JOURNALISTS and politicians like to talk about the human face of a conflict. But when it comes to the war in Afghanistan and the Australian Government’s arbitrary discrimination of Afghan refugees, we don’t have a human face. We have a series of human numbers. The first is 1005628.
I WAS born in Kabul, the capital of Afghanistan. I was born in Kashmir, between India and Pakistan. I was born in Iran. I was born in Iraq. I was born in Sri Lanka.
I worked as an architect, building up my business. I worked as a negotiator, liaising with the government. I worked as an engineer. I worked as a veterinarian. I worked as an accountant.
I am a member of the Hazara ethnic group. I am opposed to the government’s occupation of Kashmir. I am a firm believer in women’s rights. I am a whistleblower for government corruption. I am an ethnic Tamil.
I was held down while I watched my father beaten to death. I was kidnapped by the government and taken to an interrogation room. I was knocked out with the butt of a rifle. I was shot three times. I was arrested and put in a camp.
“We’re going to focus collectively as a group to streamline our growth so we can hit the ground running with a win-win. You know what I mean?’’
No. I have absolutely no idea. I can’t count the number of times I’ve sat in a meeting, heard a manager regurgitate buzzwords onto the boardroom table and then nodded as if what he said was perfectly understandable.
A HALF-EATEN sushi roll. Paperwork stacked in different-sized piles like a bar chart measuring inefficiency. A computer desktop strewn with the debris of some digital cyclone. These are the first signs of Obsessive Compulsive Multitasking (OCM), a disorder that affects hundreds of thousands of clerical workers around the country.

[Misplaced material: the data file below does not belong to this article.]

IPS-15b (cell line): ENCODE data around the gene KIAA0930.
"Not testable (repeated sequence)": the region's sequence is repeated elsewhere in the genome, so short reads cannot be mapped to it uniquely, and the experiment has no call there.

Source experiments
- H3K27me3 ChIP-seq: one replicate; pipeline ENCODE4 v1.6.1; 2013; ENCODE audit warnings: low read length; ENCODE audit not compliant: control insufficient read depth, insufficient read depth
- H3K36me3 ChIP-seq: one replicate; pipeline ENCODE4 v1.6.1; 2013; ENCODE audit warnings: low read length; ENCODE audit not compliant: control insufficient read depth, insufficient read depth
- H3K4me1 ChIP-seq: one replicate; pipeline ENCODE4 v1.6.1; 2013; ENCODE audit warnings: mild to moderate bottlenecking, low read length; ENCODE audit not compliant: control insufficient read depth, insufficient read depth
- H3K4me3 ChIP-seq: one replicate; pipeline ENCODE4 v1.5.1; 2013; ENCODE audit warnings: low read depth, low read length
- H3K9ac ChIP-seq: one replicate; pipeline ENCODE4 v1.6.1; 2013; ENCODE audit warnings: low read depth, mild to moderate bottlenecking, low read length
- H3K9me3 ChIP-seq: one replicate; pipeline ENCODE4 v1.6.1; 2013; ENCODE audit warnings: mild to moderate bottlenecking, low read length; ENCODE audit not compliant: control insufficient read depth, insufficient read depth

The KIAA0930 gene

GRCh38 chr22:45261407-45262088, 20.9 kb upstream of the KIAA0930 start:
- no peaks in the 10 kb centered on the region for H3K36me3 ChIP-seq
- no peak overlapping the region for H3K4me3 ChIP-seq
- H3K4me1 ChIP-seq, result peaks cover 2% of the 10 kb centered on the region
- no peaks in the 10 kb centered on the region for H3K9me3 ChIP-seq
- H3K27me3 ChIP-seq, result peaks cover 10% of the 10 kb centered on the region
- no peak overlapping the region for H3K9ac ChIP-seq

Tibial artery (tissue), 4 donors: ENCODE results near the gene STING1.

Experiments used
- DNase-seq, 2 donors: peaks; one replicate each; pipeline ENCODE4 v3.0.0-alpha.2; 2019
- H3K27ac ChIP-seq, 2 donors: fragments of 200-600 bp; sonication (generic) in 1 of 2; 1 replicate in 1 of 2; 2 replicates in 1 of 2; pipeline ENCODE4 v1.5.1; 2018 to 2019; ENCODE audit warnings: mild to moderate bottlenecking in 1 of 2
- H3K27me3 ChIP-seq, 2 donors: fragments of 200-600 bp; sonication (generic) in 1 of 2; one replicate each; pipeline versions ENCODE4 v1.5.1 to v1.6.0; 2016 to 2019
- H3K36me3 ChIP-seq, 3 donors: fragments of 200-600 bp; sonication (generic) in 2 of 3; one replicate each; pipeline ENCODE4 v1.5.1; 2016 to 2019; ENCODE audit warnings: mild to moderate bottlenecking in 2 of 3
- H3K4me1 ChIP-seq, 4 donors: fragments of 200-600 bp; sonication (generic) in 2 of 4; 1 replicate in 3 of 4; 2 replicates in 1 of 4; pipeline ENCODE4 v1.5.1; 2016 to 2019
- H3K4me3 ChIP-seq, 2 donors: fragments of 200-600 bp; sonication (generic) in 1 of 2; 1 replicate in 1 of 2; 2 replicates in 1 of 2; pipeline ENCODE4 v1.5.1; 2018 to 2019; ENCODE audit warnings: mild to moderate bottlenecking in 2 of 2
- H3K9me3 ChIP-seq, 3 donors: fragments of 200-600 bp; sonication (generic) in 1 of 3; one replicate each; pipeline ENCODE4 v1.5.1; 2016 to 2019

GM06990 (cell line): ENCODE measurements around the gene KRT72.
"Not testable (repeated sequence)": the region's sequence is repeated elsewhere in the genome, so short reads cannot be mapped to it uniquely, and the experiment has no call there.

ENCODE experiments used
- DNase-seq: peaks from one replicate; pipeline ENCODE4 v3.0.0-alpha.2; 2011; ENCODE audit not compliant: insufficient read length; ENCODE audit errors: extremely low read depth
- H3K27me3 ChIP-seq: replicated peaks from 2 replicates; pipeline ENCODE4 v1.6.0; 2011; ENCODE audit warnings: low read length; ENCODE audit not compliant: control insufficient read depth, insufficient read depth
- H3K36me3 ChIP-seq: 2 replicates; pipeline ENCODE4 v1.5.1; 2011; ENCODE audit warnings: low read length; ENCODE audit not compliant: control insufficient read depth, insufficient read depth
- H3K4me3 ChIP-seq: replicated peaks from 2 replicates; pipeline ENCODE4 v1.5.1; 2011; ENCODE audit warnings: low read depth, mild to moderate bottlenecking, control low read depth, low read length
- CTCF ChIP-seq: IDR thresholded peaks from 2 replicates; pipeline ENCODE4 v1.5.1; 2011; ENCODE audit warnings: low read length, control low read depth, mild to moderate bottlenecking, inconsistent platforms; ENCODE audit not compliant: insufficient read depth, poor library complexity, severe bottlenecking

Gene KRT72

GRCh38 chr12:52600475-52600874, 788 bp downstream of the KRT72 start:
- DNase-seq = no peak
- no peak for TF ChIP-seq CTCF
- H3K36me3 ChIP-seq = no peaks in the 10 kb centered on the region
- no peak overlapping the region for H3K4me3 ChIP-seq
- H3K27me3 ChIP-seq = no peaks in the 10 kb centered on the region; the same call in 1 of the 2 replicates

WITH all the hullabaloo about the Kindle™ and the iPad™, it’s easy to overlook the e-reader’s centuries-old rival. But the Book™ is alive and well, with a sleek new design, lightweight packaging and wireless mobility to suit today’s busy bibliophile.
I have to admit being a little baffled by the Book™ at first. No matter how hard I looked, I just couldn’t find the ON button. After much fumbling I managed to start the device, and all it took was turning the front cover from left to right. No loading screen, sound effect or grand hurrah. It was an elegant beginning to what proved to be a charming piece of technology.
CAN newspapers get any more desperate? Since Apple launched its newest bit of consumer electronics a week ago, newspaper editors everywhere have dedicated acres of space to the gadget, hoping to hold the attention of “tech-savvy” younger readers.
The day after the world’s least aesthetically pleasing dresser, Steve Jobs, released the world’s most aesthetically pleasing hunk of metal and glass, the iPad, the Age ran four articles in the “Focus” section, the Herald Sun ran a double-page spread asking if this product will “change the world” and the Australian ran three reports, an editorial and an online survey.